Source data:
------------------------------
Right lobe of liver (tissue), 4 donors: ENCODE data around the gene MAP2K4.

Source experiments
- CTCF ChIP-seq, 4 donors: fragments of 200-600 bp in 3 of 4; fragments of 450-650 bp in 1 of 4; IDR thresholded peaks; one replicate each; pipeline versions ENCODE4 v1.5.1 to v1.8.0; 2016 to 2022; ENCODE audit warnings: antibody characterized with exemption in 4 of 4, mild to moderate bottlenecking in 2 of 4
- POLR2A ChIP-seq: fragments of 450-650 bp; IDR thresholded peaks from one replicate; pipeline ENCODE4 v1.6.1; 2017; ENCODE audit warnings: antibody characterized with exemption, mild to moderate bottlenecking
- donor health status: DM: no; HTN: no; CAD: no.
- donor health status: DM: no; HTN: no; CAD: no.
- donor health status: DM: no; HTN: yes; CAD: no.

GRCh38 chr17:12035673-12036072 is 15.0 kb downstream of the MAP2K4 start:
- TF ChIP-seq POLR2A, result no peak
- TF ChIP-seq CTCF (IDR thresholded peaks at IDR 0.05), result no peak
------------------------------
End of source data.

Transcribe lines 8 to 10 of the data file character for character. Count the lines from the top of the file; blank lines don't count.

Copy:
GRCh38 chr17:12035673-12036072 is 15.0 kb downstream of the MAP2K4 start:
- TF ChIP-seq POLR2A, result no peak
- TF ChIP-seq CTCF (IDR thresholded peaks at IDR 0.05), result no peak